FORT WORTH -- An e-mail invitation to a group of students from a TCU professor is causing controversy and raising questions about race, ethnicity, and special help.
Junior Allyson Guzman and 11 other students received the e-mail from Dr. Santiago Pinon Wednesday afternoon.
'At the beginning of the semester I usually like to invite all my students of color to get together and discuss the challenges they may face during the semester,' he wrote. 'However, the time slipped by and I didn't get a chance. So, I would like to ask if you are interested in a get together on Monday afternoon? We can also discuss the exam that is coming up, if you want. I don't mind if this would turn out to be a study session for my STUDENTS OF COLOR ONLY [emphasis his].'
Guzman said she was slightly offended.
'I don't know if he was judging us by our pictures or our last names,' she said. 'When you go off the check list, I check Caucasian, because that's what I am.'
The teacher's class is called 'Understanding Religion: Society and Culture.'
Guzman posted the e-mail on her Facebook page and her friends chimed in. They started asking questions about the teacher's intentions.
'What if I was white and didn't get this e-mail, like, shouldn't there be a study session for me as well?' she asked. 'Why am I being segregated?'
She wasn't alone.
TCU told News 8 another student contacted the administration about the e-mail Wednesday night. They say it was a misunderstanding and that Pinon, a professor of Hispanic heritage, does reach out to minority students to help them feel connected.
'I didn't think much of the e-mail at first, I just assumed that in the context of it being a Latino Religions class, he just wanted to reach out to his 'students of color' and try to help them through the semester,' said student Aurelio Rangel. 'It wasn't until after reading the e-mail through a couple of more times that the connotation behind it became questionable. I personally take no offense in the intent, but do understand those who may have been offended by it.'
Pinon sent News 8 a statement Friday afternoon saying the intent of the e-mail was 'misunderstood.'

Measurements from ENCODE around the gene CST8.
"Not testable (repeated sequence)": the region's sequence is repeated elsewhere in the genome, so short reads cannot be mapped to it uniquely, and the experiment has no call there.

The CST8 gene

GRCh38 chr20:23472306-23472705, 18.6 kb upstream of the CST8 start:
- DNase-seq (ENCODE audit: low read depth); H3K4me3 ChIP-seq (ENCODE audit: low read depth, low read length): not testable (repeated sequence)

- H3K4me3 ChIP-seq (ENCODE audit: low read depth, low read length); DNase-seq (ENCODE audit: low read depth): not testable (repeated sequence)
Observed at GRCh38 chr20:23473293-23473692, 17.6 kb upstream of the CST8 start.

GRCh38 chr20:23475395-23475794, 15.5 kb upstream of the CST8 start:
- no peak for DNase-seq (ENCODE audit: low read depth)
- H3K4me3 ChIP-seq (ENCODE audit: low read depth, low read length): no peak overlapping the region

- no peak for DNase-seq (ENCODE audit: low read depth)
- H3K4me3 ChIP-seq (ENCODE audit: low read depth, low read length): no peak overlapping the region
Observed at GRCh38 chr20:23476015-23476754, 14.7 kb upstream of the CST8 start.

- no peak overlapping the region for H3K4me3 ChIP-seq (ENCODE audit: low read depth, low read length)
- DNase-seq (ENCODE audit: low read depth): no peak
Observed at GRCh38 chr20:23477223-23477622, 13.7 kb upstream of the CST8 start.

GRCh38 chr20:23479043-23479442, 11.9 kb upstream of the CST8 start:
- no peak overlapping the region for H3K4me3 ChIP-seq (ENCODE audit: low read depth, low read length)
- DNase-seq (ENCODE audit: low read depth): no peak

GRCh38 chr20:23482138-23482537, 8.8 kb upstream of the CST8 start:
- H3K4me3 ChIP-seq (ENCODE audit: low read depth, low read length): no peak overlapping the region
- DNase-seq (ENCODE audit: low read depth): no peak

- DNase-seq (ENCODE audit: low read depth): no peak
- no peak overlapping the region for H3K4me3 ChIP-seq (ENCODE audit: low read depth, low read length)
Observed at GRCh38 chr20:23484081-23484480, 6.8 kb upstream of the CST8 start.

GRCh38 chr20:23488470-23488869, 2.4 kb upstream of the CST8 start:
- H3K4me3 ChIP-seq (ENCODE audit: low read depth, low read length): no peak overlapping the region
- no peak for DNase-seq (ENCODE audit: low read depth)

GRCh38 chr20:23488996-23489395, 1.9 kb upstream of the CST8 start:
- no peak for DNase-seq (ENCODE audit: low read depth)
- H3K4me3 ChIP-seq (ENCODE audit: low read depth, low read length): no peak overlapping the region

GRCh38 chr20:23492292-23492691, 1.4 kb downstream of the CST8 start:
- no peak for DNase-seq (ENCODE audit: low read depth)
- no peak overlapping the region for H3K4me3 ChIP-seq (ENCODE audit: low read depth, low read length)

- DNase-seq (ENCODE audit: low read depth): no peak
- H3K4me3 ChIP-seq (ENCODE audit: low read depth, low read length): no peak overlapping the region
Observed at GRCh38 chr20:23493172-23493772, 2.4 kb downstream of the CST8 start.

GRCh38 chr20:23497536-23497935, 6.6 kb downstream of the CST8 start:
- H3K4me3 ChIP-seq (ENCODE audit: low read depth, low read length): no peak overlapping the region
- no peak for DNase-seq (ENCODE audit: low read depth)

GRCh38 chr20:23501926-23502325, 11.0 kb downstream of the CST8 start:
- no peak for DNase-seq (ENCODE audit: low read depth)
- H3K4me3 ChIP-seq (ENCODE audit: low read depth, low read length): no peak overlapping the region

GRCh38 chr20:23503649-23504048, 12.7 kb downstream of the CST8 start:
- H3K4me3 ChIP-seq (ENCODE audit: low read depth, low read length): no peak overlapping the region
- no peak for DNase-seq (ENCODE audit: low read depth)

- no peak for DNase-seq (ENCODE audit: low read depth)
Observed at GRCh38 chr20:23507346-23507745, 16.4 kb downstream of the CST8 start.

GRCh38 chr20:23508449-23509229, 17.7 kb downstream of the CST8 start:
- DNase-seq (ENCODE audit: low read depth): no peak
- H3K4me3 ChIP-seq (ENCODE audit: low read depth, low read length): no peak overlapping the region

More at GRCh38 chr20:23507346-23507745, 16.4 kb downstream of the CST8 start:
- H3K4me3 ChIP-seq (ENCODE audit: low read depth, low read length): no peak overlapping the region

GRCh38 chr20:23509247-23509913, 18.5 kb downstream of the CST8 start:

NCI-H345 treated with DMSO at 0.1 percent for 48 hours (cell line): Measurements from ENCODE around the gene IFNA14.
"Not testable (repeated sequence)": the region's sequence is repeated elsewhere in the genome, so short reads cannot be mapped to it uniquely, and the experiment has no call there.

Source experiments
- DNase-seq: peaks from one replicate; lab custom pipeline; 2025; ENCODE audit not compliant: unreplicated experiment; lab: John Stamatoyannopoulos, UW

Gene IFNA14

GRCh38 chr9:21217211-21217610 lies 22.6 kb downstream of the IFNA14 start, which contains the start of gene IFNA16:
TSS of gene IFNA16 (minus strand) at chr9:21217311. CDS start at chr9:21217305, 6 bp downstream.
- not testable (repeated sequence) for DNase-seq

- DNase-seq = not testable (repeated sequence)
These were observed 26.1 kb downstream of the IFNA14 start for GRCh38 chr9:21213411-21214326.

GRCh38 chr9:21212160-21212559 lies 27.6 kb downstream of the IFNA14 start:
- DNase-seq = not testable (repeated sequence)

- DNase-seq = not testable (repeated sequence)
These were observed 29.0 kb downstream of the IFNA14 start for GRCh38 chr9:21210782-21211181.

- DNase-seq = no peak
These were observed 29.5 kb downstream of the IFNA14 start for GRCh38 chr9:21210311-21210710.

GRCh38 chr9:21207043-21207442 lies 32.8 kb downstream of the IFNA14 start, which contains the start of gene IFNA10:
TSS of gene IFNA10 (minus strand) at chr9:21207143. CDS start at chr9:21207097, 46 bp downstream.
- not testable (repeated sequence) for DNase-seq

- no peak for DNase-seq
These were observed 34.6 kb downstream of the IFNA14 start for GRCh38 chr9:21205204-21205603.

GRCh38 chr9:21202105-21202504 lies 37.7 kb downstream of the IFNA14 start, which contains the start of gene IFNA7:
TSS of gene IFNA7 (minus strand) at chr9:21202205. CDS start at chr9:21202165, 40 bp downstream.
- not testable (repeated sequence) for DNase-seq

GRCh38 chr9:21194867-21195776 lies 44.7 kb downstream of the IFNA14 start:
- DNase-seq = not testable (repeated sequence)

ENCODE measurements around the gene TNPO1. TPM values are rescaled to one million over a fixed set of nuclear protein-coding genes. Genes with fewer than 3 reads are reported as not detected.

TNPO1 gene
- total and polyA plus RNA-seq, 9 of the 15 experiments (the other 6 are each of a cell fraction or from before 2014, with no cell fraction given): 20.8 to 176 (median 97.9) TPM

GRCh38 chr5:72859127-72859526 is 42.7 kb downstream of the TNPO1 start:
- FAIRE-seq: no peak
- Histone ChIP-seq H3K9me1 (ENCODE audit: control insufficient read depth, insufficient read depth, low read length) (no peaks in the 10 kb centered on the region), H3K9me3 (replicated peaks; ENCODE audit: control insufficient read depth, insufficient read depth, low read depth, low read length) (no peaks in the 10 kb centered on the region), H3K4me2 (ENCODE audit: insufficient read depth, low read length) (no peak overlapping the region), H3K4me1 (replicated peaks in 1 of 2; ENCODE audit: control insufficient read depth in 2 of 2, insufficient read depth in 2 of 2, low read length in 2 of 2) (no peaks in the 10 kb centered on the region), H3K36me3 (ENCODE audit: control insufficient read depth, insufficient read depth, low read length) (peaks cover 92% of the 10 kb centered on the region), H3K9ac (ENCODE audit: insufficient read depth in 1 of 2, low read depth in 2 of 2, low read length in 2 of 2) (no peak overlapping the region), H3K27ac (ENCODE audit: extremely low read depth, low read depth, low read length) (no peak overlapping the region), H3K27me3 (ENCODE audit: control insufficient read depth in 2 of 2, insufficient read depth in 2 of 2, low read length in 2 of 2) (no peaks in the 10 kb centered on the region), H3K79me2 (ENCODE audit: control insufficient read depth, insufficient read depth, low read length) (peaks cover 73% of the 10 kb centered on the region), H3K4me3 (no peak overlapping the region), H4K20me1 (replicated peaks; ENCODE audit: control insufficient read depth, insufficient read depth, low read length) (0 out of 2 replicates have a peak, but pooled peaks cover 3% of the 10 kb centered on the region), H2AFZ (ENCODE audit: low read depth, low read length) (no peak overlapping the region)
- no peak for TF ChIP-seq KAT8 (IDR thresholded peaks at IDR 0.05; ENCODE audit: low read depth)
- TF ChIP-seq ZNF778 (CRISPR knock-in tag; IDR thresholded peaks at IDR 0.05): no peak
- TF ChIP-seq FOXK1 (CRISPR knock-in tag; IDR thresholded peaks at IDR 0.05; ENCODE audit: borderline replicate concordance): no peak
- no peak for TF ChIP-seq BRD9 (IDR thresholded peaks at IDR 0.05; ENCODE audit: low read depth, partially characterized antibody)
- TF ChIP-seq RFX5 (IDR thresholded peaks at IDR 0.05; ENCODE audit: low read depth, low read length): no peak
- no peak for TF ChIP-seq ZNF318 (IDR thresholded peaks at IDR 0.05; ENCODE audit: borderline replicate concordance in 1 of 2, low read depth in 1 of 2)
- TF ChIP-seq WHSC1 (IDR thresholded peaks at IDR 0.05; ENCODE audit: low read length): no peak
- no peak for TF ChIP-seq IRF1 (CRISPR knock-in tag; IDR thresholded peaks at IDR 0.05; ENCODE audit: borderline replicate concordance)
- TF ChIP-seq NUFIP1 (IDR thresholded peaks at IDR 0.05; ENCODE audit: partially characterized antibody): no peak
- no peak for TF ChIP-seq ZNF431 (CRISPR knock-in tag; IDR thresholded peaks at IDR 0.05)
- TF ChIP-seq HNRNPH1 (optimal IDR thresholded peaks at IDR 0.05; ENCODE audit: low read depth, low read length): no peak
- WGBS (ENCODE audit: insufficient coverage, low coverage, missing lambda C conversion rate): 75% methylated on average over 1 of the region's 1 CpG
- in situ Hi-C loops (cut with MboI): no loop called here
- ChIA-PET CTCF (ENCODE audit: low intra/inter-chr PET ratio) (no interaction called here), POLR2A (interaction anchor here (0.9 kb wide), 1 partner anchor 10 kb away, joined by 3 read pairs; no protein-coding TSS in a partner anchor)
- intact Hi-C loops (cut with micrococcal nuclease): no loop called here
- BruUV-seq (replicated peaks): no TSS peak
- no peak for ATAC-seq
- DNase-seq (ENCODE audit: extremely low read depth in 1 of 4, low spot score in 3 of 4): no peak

'I do like to offer myself as a resource to students (particularly those of color) who may face challenges and become discouraged; goal is to encourage and offer support, so I am troubled to think some students may have thought they were being excluded from a study session because that was not at all the intention,' he said in the statement. 'I have since sent an email clarifying the misunderstanding.'
The university addressed the situation Thursday.
'TCU expects that professors offer equal assistance to all students,' said TCU spokeswoman Lisa Albert.
Late Thursday, Pinon sent an e-mail to all of his students, stating they can contact him via e-mail or at his office about Tuesday's exam and how to best study for it. Guzman got that one, too.
She said she likes her teacher, admires his passion, and hopes he turns this experience into a lesson in the classroom.
'There are no harsh feelings,' she said. 'I don't think I should deserve special attention from anyone else. I want to be equal.'
Dr. Santiago Pinon's e-mail to all students
As I stated in class, if you have any questions about the exam you are more than welcome to contact through email over the weekend. Also, I should be in my office on Friday and on Monday if you should have any questions and would like to stop by and discuss how to best study for the exam.
'The intent of the email was misunderstood. I should have been more clear in that any study group is open to all students. My goal is to participate in and contribute to the TCU mission by being available to all students so they are successful in the classroom and beyond. I have always been open to having review sessions with an entire class or with smaller groups of students without excluding others. I want all my students to be successful and am willing to devote extra time to foster that success. I do like to offer myself as a resource to students (particularly those of color) who may face challenges and become discouraged; goal is to encourage and offer support, so I am troubled to think some students may have thought they were being excluded from a study session because that was not at all the intention. I have since sent an email clarifying the misunderstanding.'